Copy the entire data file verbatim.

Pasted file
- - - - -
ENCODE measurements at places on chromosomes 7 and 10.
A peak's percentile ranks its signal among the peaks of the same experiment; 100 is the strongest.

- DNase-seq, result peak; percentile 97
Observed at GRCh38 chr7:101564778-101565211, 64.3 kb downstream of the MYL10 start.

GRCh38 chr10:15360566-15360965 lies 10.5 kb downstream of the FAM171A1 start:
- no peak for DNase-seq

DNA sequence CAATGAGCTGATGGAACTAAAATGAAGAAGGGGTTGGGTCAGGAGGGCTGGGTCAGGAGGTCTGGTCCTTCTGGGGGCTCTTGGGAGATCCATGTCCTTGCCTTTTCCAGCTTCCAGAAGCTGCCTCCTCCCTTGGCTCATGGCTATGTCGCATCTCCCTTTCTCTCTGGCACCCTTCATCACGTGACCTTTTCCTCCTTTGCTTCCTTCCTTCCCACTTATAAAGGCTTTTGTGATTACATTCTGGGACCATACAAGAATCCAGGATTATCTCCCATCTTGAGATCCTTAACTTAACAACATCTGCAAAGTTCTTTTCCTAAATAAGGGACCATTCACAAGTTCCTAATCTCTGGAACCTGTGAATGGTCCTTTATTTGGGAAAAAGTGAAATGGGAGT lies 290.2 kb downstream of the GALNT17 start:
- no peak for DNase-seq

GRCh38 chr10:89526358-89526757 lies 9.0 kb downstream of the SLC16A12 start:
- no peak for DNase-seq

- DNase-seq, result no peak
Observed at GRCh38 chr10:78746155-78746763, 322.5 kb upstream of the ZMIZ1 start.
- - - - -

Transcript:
ENCODE measurements at places on chromosomes 7 and 10.
A peak's percentile ranks its signal among the peaks of the same experiment; 100 is the strongest.

- DNase-seq, result peak; percentile 97
Observed at GRCh38 chr7:101564778-101565211, 64.3 kb downstream of the MYL10 start.

GRCh38 chr10:15360566-15360965 lies 10.5 kb downstream of the FAM171A1 start:
- no peak for DNase-seq

DNA sequence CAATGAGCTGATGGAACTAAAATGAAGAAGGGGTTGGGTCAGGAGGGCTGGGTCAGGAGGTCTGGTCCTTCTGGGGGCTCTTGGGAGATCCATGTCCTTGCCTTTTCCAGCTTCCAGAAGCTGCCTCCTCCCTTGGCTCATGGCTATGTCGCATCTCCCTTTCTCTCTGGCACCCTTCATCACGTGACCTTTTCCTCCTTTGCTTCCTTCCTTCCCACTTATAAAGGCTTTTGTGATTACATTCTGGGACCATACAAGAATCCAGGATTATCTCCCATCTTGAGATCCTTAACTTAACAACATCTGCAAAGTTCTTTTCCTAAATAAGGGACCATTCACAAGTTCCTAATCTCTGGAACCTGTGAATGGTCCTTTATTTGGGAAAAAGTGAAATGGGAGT lies 290.2 kb downstream of the GALNT17 start:
- no peak for DNase-seq

GRCh38 chr10:89526358-89526757 lies 9.0 kb downstream of the SLC16A12 start:
- no peak for DNase-seq

- DNase-seq, result no peak
Observed at GRCh38 chr10:78746155-78746763, 322.5 kb upstream of the ZMIZ1 start.